Here's an example of reading between the lines. When you tell young people to plant their flag and die, what are you implying about other churches? That other churches are inferior in some undefined way. That you can't serve the Lord as effectively outside a GC church. They may never say these things in a sermon, but it's implied. (In our day, it was said aloud, but only in private conversations. We were "God's best." If someone got saved but joined a different church, that was cause for sadness. This is part of the DNA that persists down to the present.)

Moreover, "plant your flag and die" reinforces the control of the leaders: the pastors are entitled to make certain decisions on your behalf; you aren't free in Christ to follow the leading of the Holy Spirit; you can't trust your own thoughts, ideas, and feelings if those happen to lead you in a different direction than the elders want you to go. Why are young people asked to pledge their lives to their local church instead of pledging themselves to the Lord Jesus Christ?

So how do you get leaders to admit to flawed theology and practice after they've spent twenty, thirty, or more years entrenched in the system? It would take a tremendous amount of effort on their part to re-examine their own teachings, attitudes, and assumptions.
« Last Edit: March 31, 2018, 03:35:06 pm by Huldah » Logged
Differentstrokes
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« Reply #5 on: March 31, 2018, 05:31:49 pm »

Does anyone else remember hearing the pastors will have to give an account before God for their flock, so that's why you should obey them? I'm sure someone will say this is just as biblical as every thing else, but doesn't it seem weird???
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GodisFaithful
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« Reply #6 on: March 31, 2018, 05:35:26 pm »

It might be more accurate to say they will have to give an account if they abused the flock. Maybe Huh
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Huldah
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« Reply #7 on: March 31, 2018, 06:02:18 pm »

This is a reference to Hebrews 13:17, "Obey your leaders and submit to them, for they are keeping watch over your souls, as those who will have to give an account. Let them do this with joy and not with groaning, for that would be of no advantage to you."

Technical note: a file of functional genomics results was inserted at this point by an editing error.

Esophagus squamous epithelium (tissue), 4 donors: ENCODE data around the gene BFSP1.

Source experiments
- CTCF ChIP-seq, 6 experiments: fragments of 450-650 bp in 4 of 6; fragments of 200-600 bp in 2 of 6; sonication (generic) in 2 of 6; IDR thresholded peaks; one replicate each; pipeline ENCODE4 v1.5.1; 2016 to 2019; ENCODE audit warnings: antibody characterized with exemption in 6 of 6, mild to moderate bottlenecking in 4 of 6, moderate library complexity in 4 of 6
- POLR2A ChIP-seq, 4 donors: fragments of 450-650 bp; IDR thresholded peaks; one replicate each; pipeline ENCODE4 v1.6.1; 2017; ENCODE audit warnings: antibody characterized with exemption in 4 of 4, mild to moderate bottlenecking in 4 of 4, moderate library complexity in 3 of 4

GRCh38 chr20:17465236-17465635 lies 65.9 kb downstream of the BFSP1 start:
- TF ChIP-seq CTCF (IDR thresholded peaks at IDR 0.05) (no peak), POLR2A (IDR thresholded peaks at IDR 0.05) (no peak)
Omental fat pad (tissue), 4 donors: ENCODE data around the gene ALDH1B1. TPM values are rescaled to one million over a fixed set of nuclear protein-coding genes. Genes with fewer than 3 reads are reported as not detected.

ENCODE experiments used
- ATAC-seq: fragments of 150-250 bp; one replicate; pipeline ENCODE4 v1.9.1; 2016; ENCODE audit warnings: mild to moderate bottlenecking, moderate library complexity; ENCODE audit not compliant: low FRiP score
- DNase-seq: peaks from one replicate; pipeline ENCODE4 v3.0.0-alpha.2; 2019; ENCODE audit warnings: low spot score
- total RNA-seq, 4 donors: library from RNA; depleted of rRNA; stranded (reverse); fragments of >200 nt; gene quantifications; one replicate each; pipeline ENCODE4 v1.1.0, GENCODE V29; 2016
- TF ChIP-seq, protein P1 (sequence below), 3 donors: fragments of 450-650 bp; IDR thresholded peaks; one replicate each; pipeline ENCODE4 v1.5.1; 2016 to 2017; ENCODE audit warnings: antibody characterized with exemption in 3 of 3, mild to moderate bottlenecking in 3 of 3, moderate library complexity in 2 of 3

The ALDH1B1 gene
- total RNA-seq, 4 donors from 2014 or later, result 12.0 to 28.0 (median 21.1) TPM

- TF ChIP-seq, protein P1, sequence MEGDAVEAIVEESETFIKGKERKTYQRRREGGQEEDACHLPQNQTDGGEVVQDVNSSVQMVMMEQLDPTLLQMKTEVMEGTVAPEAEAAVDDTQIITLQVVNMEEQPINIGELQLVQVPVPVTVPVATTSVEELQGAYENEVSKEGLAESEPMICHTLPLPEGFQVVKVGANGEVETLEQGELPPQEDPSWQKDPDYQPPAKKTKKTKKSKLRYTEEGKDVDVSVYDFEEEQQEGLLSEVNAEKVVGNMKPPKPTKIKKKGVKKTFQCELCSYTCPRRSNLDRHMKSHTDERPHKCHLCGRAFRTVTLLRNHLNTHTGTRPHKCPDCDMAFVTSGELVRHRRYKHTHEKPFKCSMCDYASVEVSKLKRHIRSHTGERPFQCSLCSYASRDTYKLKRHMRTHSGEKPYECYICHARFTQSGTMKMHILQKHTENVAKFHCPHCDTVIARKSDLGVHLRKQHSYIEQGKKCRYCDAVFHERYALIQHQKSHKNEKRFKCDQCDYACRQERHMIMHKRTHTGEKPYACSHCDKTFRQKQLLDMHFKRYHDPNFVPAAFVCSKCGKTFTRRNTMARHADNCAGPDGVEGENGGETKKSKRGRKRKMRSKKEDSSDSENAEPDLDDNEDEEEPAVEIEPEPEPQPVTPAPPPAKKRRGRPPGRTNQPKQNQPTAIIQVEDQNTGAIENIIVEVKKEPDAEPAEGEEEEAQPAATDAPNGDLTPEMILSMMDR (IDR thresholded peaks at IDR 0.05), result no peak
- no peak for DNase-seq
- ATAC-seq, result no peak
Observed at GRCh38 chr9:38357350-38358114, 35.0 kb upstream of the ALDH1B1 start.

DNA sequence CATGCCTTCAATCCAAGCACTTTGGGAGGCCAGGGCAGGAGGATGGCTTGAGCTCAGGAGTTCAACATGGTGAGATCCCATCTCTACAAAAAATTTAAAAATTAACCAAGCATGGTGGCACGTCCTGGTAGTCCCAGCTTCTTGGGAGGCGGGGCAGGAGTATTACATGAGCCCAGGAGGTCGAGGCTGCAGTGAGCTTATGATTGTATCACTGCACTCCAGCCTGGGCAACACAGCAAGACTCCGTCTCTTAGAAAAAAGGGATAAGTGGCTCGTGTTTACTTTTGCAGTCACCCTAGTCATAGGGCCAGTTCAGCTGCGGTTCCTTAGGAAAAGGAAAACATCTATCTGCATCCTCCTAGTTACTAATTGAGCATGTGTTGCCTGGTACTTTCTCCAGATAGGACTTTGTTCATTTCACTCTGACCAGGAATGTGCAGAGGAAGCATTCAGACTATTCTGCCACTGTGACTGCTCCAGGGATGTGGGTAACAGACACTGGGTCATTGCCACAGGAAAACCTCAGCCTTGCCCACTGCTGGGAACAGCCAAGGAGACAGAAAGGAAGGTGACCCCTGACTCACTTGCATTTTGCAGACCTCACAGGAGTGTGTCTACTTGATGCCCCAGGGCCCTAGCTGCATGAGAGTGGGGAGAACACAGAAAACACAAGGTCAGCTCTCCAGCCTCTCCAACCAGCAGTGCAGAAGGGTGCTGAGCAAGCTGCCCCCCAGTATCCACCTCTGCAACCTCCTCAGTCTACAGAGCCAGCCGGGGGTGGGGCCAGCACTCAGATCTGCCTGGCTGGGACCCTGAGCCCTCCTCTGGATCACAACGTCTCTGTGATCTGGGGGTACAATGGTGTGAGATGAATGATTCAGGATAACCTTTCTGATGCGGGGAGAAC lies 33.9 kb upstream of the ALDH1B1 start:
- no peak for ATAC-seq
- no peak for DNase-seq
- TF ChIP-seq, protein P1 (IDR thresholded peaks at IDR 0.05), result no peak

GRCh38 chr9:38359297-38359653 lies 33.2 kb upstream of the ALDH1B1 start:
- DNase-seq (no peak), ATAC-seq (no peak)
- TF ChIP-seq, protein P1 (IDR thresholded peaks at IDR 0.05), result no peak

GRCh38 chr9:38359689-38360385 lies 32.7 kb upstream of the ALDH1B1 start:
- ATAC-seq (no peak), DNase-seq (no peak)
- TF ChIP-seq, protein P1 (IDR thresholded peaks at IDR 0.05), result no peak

Of course, GC took that to extremes that were never intended. I'm pretty sure the writer of Hebrews never meant that our leaders could tell someone to stop having more kids and toting that stupid diaper bag to church all the time.

« Last Edit: March 31, 2018, 06:04:05 pm by Huldah » Logged
GodisFaithful
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« Reply #8 on: March 31, 2018, 06:12:30 pm »

Thank you, Huldah, for that reassurance. I disobeyed and had two more children. They are glad I did (the last two).
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araignee19
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« Reply #9 on: March 31, 2018, 08:31:53 pm »

Does anyone else remember hearing the pastors will have to give an account before God for their flock, so that's why you should obey them? I'm sure someone will say this is just as biblical as every thing else, but doesn't it seem weird???

Yes, 100% I heard this, as recently as 2011 when I left. I very recently posted this in another thread so I'm just re-copying it here:

"In one of my many conversations with leadership at the Rock, Fort Collins, during the process of trying to address what I saw as false teachings, I was told by the leaders "if we don't lead them, these people won't grow." They took personal responsibility for the health of their "disciples." They said they believed they would be held accountable before God for my spiritual health when they die. I have a difficult time believing this false interpretation of their role in my spiritual didn't somehow stem from these, and similar, incorrect teaching being discussed here. And let me be clear, what they said is heresy. They put themselves in the place of God in my life.